Steamboat Education Fund Board moves forward
Group: Steps taken to ensure timely future tax returns
December 8, 2010
Steamboat Springs — Education Fund Board leaders said they have taken numerous steps to ensure that the nonprofit organization's annual tax returns are filed on time in future years.
Fund Board President Kristi Brown said the group has a new auditing firm and hired accountant Linda Johnson.
Brown said the volunteer board hired both positions to execute and double check accounting work, including tax returns. She said other measures taken since four years of missing tax returns were brought to the group's attention in June include amending the Fund Board's calendar to include an annual review of Internal Revenue Service Form 990, creating a finance subcommittee to work closely with the new accountant, and shifting the responsibility of checking the Fund Board's mail to its board secretary.
"I believe we've taken significant steps to ensure that nothing like this ever happens again," Brown said. "Now we have to make sure to minimize the impacts on the fund from what's already happened."
The missing tax returns from 2006, 2007, 2008 and 2009 have since been filed. However, the Fund Board, which allocates revenue from the city of Steamboat Springs' half-cent sales tax for education, learned in notices from the IRS dated Nov. 8 that it was being penalized $168,700 for not filing its tax returns on time for four consecutive years.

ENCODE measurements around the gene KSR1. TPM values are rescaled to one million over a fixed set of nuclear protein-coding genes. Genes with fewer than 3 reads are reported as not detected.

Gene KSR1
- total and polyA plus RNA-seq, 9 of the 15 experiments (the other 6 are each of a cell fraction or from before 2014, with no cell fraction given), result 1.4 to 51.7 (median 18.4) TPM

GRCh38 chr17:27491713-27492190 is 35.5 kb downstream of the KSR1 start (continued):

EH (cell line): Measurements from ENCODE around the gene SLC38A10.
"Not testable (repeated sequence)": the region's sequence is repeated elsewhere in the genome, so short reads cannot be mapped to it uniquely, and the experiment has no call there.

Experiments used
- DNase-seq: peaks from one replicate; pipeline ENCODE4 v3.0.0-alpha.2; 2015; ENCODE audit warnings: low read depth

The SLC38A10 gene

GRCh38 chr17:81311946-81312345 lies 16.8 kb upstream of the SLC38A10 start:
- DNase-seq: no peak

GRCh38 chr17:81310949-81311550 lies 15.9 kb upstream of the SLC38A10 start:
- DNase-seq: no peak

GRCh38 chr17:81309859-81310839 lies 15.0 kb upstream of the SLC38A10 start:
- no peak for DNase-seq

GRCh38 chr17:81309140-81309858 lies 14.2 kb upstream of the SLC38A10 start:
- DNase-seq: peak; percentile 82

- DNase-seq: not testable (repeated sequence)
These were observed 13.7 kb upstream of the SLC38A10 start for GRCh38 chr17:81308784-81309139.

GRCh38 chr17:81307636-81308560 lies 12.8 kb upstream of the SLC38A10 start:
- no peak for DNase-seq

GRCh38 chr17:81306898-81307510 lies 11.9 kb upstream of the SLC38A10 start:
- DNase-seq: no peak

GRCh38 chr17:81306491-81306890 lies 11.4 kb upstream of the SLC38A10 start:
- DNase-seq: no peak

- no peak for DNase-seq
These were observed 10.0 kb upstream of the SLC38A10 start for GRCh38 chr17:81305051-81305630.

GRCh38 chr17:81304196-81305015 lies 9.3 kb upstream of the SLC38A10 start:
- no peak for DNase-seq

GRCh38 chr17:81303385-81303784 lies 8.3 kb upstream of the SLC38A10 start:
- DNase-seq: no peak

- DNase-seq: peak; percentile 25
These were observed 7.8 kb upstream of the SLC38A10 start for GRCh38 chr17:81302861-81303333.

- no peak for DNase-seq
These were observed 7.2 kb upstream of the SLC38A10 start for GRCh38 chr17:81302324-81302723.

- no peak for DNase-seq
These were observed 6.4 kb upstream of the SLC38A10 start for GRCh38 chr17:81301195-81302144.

Brown said, according to the Fund Board's attorney, its accountant and a conversation with the IRS, it's likely the penalties will be reduced or rescinded. The Fund Board sent a letter to the IRS on Nov. 22 asking that the penalties be waived.
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As a nonprofit group, the Fund Board does not pay taxes, but it is required to file an annual tax return that includes information such as revenue and contributions. Filing the group's tax returns was the responsibility of former Fund Board accountant Paul Strong. In addition to hiring a new accountant, the Fund Board has contracted the services of Bondi & Co. and is no longer working with auditing firm Catterson & Co.
Brown said members of the volunteer board, many of whom were not members in the years when the tax returns weren't filed, are working to get the situation resolved with as little impact as possible on education dollars for Routt County schools.
Of the current 11 voting members of the board, four — Jill Boyd, Roger Good, Dean Massey and Don Schwartz — didn't come on board until the 2009-10 fiscal year. Three of the 11 — Scott Berry, Ann Henderson and Teresa Wright — didn’t come on board until this year. Only one of the 11, Sue MacCarthy, has been a Fund Board member since 2006.
Separately Tuesday, the Fund Board released findings from its 2009-10 audit conducted by Bondi & Co. The audit summary essentially reports that all Steamboat Springs Education Fund Board money is properly accounted for.
"This new audit was reassuring because although we didn't suspect a mismanagement of funds, this confirms that didn't take place," Brown said.